Friday, December 25, 2009

Avatar Review: OUCH!

"Avatar" is an incredibly lazy movie. I don't mean you'll fall asleep during it. It's got a good number of action beats and they're filmed in a competent manner. But still...

I have amazing amounts of respect for folks who make movies. I'm the sort who enjoys watching the commentaries on DVDs, and my favorites to date are those that go with the extended versions of the Lord of the Rings Movies. Just seeing all the effort that went into the writing, filming, costuming, prop-making and management... Frankly, it was an amazing undertaking that leaves me in awe.

You don't really see that in Avatar. Ok, sure the effects and the world are amazing, but haven't we seen all this before? The critters with multiple eyes and fan-like projects that wave like palm-fronds when they are startled, the floating mountains, the combat walkers, the glow-in-the-dark plants, etc, etc... Haven't we seen all of this before in various incarnations of the Final Fantasy franchise? Sure, it looks great, but I couldn't help but feel that, as gorgeous as it all is, it felt horribly derivative.

And that's the high point of the flick. The writing is probably the nadir. I should warn you at this point that spoilers follow, but seriously, after the first five minutes you could outline the rest of the flick in perfect safety. You've seen this film a dozen times at least.

This film has a blatant "as you already know" speech in the first act. While the words "as you already know" are never spoken, it is a conversation between two people who know everything that's being said. And the coup de grace is that they word "unobtanium" is used, blatantly, to describe the mysterious super-mineral that has brought humans to the planet. At that point, it became impossible to take the movie seriously.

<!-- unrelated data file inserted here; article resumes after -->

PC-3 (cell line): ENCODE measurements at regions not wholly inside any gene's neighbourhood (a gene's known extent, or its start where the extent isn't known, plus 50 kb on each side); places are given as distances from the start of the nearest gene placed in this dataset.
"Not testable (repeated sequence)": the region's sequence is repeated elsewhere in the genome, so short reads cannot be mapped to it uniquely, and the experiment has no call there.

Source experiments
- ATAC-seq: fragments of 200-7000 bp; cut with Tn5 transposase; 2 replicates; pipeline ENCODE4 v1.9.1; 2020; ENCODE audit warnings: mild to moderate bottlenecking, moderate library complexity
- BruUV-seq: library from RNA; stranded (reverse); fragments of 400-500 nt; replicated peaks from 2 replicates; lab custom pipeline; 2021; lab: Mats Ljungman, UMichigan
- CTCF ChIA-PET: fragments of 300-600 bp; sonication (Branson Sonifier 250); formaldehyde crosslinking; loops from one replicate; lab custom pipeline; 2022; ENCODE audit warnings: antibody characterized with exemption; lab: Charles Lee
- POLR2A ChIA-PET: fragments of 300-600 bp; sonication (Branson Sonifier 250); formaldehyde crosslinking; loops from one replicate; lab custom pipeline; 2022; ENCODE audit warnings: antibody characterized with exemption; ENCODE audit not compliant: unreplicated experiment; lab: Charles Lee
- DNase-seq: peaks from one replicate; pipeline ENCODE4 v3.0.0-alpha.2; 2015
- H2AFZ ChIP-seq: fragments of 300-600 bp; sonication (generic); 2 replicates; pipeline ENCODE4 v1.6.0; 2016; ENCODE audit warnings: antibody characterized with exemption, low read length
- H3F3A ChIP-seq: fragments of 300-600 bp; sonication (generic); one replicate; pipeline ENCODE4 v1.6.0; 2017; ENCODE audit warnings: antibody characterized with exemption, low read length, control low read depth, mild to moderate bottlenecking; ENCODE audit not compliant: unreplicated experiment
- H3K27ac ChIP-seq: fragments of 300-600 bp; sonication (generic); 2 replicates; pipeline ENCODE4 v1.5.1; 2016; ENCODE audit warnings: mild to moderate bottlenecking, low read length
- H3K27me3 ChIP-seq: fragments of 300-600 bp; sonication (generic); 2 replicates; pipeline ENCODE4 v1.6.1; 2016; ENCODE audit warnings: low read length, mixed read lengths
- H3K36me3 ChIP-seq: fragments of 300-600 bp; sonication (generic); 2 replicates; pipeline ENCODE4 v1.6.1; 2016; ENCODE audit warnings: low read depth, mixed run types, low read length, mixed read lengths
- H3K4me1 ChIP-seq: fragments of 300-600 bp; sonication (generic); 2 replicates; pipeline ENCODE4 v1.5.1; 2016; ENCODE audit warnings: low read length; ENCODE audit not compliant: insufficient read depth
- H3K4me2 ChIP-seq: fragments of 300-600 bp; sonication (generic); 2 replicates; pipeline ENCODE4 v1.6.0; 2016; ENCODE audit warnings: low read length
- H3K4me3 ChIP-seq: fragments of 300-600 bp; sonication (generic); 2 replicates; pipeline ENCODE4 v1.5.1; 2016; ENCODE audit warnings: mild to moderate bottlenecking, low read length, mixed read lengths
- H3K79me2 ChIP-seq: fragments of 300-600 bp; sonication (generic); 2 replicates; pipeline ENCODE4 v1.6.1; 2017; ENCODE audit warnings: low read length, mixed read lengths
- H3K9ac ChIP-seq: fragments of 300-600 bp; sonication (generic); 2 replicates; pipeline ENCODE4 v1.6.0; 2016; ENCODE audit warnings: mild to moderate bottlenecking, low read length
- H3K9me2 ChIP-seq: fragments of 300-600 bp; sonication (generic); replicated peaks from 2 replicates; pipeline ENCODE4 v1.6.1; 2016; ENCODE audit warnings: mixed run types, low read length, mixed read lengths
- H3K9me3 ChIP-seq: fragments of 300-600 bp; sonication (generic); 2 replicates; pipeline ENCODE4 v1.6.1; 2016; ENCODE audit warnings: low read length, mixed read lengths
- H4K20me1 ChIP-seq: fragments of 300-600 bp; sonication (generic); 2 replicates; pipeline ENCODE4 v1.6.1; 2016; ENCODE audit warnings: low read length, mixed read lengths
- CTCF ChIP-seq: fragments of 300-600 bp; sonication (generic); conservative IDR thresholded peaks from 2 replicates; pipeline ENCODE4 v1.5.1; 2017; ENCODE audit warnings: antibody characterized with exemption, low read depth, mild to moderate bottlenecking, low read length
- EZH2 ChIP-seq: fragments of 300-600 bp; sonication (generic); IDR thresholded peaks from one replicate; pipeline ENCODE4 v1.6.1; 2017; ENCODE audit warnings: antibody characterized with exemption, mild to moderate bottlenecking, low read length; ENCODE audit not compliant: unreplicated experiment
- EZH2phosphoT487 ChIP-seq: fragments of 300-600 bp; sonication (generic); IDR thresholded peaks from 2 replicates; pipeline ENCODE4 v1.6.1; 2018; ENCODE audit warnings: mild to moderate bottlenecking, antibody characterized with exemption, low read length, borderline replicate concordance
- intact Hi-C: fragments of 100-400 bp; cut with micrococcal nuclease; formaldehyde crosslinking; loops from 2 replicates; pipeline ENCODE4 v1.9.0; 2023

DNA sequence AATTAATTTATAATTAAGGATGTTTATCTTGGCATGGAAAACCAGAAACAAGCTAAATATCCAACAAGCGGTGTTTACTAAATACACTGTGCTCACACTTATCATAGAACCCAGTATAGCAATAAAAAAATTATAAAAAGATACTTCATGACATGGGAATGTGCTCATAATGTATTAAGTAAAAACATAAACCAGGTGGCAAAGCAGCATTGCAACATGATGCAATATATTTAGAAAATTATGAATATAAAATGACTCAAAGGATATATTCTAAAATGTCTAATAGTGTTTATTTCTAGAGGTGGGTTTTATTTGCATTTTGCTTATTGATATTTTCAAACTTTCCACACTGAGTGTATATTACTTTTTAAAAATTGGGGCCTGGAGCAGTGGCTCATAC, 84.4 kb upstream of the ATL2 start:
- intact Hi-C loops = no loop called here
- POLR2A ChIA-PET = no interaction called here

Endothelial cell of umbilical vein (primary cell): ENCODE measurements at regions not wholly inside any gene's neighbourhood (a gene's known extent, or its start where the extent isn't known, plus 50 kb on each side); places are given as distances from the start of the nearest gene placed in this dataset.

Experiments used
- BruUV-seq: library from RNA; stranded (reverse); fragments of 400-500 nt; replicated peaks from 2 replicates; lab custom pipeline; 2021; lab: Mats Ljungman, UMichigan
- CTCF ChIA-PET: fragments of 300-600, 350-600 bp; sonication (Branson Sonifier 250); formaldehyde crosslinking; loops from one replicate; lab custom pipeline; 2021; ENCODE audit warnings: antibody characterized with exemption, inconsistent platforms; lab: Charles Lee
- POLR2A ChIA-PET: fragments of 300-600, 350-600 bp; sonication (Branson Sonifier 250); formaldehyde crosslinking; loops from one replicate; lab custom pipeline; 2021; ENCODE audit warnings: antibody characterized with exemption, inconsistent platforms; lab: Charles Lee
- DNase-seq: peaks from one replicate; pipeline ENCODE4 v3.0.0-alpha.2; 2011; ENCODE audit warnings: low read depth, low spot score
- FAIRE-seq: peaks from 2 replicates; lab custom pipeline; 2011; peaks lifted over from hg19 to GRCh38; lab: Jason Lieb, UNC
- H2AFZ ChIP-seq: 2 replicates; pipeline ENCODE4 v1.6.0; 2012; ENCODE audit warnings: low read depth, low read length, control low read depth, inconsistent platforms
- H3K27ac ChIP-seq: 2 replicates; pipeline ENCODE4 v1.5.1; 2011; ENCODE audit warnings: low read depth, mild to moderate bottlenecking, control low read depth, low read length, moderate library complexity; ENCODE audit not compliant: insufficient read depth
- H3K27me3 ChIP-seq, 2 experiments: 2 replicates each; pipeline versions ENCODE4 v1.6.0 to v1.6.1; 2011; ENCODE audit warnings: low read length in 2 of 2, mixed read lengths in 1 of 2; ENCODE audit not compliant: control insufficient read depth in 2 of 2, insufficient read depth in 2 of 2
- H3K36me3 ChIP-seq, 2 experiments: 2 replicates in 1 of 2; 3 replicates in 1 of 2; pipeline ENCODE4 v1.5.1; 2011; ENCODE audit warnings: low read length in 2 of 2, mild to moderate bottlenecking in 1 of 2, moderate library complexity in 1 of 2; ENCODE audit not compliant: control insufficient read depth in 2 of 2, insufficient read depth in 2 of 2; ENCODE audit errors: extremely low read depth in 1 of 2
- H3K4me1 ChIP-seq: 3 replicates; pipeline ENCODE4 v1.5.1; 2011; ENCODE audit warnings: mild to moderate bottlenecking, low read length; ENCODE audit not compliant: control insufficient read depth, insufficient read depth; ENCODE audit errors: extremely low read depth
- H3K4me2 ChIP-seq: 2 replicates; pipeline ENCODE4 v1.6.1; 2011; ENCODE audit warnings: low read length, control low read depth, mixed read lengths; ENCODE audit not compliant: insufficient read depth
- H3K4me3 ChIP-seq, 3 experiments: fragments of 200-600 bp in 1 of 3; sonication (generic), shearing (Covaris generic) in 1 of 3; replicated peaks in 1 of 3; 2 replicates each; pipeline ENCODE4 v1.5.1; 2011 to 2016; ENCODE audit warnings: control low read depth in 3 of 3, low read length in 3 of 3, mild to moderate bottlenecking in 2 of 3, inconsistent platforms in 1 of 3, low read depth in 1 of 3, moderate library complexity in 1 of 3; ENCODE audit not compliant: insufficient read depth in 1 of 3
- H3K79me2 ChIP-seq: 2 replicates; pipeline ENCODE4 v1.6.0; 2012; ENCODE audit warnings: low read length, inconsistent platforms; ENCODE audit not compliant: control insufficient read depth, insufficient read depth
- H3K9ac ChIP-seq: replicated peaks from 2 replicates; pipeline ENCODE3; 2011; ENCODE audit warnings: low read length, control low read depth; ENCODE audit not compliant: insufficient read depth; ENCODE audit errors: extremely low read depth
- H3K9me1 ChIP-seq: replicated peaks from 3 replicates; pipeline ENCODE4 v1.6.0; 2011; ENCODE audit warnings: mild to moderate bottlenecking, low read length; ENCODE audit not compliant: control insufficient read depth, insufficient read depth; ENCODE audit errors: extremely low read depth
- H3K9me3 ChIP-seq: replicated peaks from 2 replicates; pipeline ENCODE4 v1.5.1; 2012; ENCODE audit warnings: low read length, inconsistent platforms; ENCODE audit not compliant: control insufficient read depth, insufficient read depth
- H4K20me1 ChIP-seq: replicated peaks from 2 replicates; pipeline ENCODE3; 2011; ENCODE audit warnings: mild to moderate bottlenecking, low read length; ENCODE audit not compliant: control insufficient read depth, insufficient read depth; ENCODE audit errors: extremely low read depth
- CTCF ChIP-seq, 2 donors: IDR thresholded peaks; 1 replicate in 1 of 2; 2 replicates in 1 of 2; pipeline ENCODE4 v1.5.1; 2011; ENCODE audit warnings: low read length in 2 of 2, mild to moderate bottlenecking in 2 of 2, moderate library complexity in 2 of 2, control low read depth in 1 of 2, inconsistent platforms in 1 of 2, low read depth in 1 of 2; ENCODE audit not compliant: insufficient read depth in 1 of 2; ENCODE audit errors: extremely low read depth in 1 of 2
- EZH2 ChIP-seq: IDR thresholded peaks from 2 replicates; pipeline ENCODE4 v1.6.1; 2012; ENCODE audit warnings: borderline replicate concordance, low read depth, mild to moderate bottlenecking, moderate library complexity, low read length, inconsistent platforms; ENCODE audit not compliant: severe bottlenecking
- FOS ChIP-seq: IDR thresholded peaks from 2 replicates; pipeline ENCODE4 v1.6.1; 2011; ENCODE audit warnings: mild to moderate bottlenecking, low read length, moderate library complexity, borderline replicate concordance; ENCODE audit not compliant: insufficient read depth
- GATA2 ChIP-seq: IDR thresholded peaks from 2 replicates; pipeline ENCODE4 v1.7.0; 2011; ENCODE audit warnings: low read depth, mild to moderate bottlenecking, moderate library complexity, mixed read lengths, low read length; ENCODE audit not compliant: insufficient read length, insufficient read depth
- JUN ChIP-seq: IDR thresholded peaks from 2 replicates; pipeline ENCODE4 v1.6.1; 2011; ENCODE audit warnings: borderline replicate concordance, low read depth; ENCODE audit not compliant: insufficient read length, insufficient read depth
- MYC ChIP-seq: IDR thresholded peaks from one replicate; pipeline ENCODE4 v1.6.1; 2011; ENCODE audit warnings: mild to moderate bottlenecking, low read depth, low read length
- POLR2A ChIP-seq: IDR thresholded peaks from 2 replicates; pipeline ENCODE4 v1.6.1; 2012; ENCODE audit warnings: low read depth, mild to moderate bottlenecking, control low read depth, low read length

What follows is stuff you've all seen before. The science fiction elements exist solely to justify the tropes you expect, once you know you're watching a kiddy-fare environmentalism film: the amoral corporate geeks, the hard-ass military guys who can't wait to unleash their toys and hapless soldiers on the noble defenders of nature, and the attack of the animals that shifts the momentum of the climactic battle. It even ends with a mano-y-mano duel between our hero and the bloodthirsty colonel. At least Cameron had the writing chops to give his military maniac a plausible excuse for wanting to drop a nuke in "The Abyss." Here, the colonel's desire to kill and destroy is simply who he is. It's almost too bad he didn't have a mustache he could twirl.

Much has been said about how the blue-skinned, vaguely feline natives are pseudo-Native Americans. Even that's giving the film too much credit. These are tree-hugging noble savages from Rousseau. If you want to seen Native Americans, rent "Apocalypto" or "Dances with Wolves." What you see in Avatar is milk-toast pap that Native Americans are rightly insulted to feel attached to. It is a white man's delusions of what he wishes Native American's were, without any respect for or even knowledge of their traditions, history, or culture.

Things just get worse as the film unspools. Laziness abounds: the amazing secret of the natives is never really exploited or played with, because that would mean deviating from the model. The final battle involves a military force attacking with short-ranged weapons, in spite of being written and directed by the man who gave nerds the phrase, "Nuke 'em from orbit; it's the only way to be sure." Both sides use ground forces in the battle without a tactical explanation as to why. The infantry and ground-cavalry units on both sides seem to have no reason for their involvement beyond a bloodthirsty need to kill each other (all to a heroic but forgettable Horner soundtrack). Or hero has to be rescued in the mano-y-mano fight with the colonel because he momentarily forgets that he has arms and legs.

Lazy, lazy, lazy... Sure, fun spectacle, but of the sort that demands you turn off your brain before things begin. It's hard to not feel the effort is half-assed in a world where you can rent far better films with great spectacle, excellent writing, compelling, complex characters and far more respect for the beauty, danger, and power of the natural world such as "Princess Mononoke." That's the film Avatar should be compared to, and it's one that it can't help but look wanting next to.